It’s actually Saturday night. I like to do this post early when I can so I don’t have to rush through it.
I love words. The etymology of words always fascinates me. I picked up a new one today. I’ve heard it before, but never looked up the definition and history (etymology), and I’m glad I took the time to do so today.
Terry was reading a book by Arno C. Gaebelein on the Gospel of Matthew. The author had commented that the word wisdom was an accurate adumbration of Jesus. We looked it up in a dictionary, and the best choice for this particular use is that wisdom, in the passage, is a foreshadowing of Jesus.
Proverbs 9:10 tells us that the fear (respect, reverence) of God is the beginning of wisdom. He is wisdom. Therefore, His Son, Jesus, is wisdom.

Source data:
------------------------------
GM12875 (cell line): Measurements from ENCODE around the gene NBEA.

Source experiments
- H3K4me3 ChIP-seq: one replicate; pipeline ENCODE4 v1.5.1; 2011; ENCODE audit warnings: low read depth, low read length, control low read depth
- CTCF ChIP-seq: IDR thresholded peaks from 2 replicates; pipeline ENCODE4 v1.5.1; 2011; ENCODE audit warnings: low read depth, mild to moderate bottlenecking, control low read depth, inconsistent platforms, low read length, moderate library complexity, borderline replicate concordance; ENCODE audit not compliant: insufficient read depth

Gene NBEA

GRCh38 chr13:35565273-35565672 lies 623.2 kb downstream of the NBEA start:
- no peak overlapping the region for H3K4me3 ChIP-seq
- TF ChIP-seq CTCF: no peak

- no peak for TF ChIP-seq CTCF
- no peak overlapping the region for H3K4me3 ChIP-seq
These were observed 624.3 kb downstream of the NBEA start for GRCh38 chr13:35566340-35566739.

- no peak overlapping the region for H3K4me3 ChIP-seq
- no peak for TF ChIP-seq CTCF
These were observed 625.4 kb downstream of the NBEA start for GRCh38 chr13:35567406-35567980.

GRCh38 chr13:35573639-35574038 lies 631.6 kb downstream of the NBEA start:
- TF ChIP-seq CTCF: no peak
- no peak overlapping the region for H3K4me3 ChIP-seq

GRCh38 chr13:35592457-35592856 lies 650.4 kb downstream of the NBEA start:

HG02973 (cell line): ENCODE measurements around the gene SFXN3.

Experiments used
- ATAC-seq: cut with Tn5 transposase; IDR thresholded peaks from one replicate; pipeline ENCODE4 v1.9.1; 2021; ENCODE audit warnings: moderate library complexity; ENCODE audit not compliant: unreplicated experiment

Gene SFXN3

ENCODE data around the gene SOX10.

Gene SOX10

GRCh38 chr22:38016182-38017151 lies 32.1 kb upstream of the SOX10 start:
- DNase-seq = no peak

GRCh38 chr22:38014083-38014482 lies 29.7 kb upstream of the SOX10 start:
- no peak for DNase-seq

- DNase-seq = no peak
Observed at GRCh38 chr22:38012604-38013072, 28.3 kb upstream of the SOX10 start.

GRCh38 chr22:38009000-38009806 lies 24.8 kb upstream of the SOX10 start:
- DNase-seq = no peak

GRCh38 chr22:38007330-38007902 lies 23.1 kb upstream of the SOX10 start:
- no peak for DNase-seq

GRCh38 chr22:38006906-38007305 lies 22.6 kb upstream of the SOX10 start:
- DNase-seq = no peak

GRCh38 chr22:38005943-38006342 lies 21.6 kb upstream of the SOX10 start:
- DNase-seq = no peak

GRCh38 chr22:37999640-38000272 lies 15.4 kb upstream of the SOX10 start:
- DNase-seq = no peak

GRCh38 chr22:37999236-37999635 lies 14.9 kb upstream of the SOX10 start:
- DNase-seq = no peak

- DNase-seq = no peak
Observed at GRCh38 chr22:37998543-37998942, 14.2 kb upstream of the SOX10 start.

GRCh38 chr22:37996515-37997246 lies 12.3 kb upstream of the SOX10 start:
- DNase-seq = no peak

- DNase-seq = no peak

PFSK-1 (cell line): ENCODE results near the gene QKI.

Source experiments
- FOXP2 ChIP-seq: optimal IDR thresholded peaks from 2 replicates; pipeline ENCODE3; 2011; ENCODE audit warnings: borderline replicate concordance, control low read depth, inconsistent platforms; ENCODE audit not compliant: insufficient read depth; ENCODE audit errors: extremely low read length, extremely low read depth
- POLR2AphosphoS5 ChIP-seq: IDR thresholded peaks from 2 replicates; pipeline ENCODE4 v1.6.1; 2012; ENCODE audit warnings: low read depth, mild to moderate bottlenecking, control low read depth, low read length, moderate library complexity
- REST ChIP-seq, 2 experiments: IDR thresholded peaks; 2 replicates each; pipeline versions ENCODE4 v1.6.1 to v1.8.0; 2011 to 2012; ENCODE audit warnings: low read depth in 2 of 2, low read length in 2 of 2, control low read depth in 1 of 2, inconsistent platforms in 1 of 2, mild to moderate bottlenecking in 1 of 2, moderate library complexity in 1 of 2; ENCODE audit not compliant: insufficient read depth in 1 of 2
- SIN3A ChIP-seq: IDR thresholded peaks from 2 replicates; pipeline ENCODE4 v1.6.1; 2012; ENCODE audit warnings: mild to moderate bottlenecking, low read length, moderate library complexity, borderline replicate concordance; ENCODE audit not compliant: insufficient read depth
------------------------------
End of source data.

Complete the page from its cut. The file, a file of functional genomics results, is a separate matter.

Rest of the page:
But I was still curious about that big word that I don’t think I’ve ever heard anyone else use, so I looked up the etymology. It is, quite literally, to cast a shadow:
late 16th century: from Latin adumbrat- ‘shaded’, from the verb adumbrare, from ad- ‘to’ (as an intensifier) + umbrare ‘cast a shadow’ (from umbra‘shade’). (Wikipedia)
And here’s more, from my online dictionary:
Dictionary result for umbra
- the fully shaded inner region of a shadow cast by an opaque object, especially the area on the earth or moon experiencing the total phase of an eclipse.
There’s more, about the penumbra and the antenumbra, but I’ll let you look that up if you’re interested.
And I finally know now where the word umbrella comes from.
See? Words are SO interesting!